The protests over pension reform are the most serious challenge to President Macron’s authority since the ‘yellow vest’ demonstrations in 2018.
Riot police clashed with protesters for a second night in Paris as demonstrations against government plans to raise the retirement age in France continue.
Mounting unrest since the start of the year, which has resulted in a wave of strikes and rubbish piling up on the streets of the French capital, has left President Emmanuel Macron facing the biggest challenge to his power since the so-called “Gilettes Jones”. Or the ‘yellow vest’ protests of December 2018.
Police fired tear gas on Friday night to deal with crowd disruption as protesters gathered on the Place de la Concorde, near the Assembly Nationale parliament building.
“Macron, quit!” Some protesters chanted as they stood in front of a line of riot police.
The protest on Paris’s elegant Place de la Concorde began in festive spirit as several thousand demonstrators cheered, danced and lit a huge bonfire. But it quickly turned into a scene echoing Thursday night when riot police attacked and used tear gas to empty the square as some demonstrators hurled firecrackers and hurled paving stones at police.
On Thursday night, police also pointed batons at crowds and used water cannons while small groups then started street fires in neat neighborhoods nearby.
French Interior Minister Gerald Darmanin told radio station RTL that 310 people were arrested overnight, most of them in Paris.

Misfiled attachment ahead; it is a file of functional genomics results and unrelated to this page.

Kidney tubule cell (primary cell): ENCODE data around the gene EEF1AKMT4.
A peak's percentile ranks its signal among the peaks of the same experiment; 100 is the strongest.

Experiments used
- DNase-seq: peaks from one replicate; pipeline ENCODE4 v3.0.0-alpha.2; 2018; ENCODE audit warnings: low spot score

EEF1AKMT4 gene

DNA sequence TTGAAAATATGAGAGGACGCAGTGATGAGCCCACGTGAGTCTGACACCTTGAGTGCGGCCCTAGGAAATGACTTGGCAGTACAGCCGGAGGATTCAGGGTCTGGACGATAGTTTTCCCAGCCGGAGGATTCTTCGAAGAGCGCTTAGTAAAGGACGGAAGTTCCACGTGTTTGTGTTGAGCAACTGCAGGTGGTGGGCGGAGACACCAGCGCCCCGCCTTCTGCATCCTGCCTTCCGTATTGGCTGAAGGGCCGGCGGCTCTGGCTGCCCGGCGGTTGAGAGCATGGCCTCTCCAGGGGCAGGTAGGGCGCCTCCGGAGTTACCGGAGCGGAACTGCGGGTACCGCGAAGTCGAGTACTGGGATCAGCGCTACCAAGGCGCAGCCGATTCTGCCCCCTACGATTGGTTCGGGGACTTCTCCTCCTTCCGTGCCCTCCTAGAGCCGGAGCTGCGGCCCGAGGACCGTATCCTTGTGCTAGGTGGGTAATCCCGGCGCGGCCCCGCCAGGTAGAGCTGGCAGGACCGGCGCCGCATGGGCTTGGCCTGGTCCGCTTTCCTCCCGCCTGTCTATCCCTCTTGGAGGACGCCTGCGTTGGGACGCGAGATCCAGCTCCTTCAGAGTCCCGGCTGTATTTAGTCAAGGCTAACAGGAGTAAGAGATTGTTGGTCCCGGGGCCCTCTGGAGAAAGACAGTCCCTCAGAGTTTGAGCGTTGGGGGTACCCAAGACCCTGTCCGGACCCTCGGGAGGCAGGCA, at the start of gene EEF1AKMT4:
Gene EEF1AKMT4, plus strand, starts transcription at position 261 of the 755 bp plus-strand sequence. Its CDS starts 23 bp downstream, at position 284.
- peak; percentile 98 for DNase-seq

Sporadic protests were also held in cities across France – from a rally in Bordeaux to a massive rally in Toulouse.
Port officers at Calais temporarily stopped ferries from crossing the English Channel to Dover. Some university campuses in Paris were closed off and protesters occupied a traffic-packed ring road around the French capital.
Garbage collectors in Paris have extended their strike for a 12th day, as stinking piles of rubbish grow in the streets. The striking sanitation workers also continued to block Europe’s largest incineration site and two other garbage treatment sites from the capital.
Some yellow vest activists, who staged massive protests against Macron’s economic policies during his first term in office, were among those relaying the Paris protest on Friday on social media. Police say the “extreme yellow vests” are among the rioters at the protest marches.
The French are firmly tied to maintaining the official retirement age at 62, which is among the lowest in OECD countries.
The Macron administration has used a special constitutional power to push pension reforms that will, among other things, gradually raise the retirement age from 62 to 64.
An opinion poll conducted by Toluna Harris Interactive for RTL broadcaster showed that more than eight in ten French people are unhappy with the government’s decision to skip a vote in parliament on changing the retirement age, and that 65% want strikes and protests to continue.
Trade unions organizing opposition to the reforms urged the demonstrators to remain peaceful during more strikes and marches in the coming days. They also called on people to leave schools, factories, refineries and other workplaces to force Macron to abandon his plan to have the French work another two years, until 64, before receiving a full pension.
Left and center opposition deputies submitted a motion of no confidence in parliament on Friday afternoon. But even though Macron lost his outright majority in France’s lower house in last year’s election, there was little chance of that succeeding — unless a surprise coalition of lawmakers from all sides could be formed.
Going forward without a vote, said 52-year-old psychologist Nathalie Alquier in Paris, “is a denial of democracy … a complete denial of what has been happening in the streets for several weeks.”
“It is unbearable.”
Protests are planned for this weekend and a new day of nationwide industrial strike next Thursday. Teachers unions have called for a strike next week, which could disrupt the symbolic matriculation exams.
“Infuriatingly humble analyst. Bacon maven. Proud food specialist. Certified reader. Avid writer. Zombie advocate. Incurable problem solver.”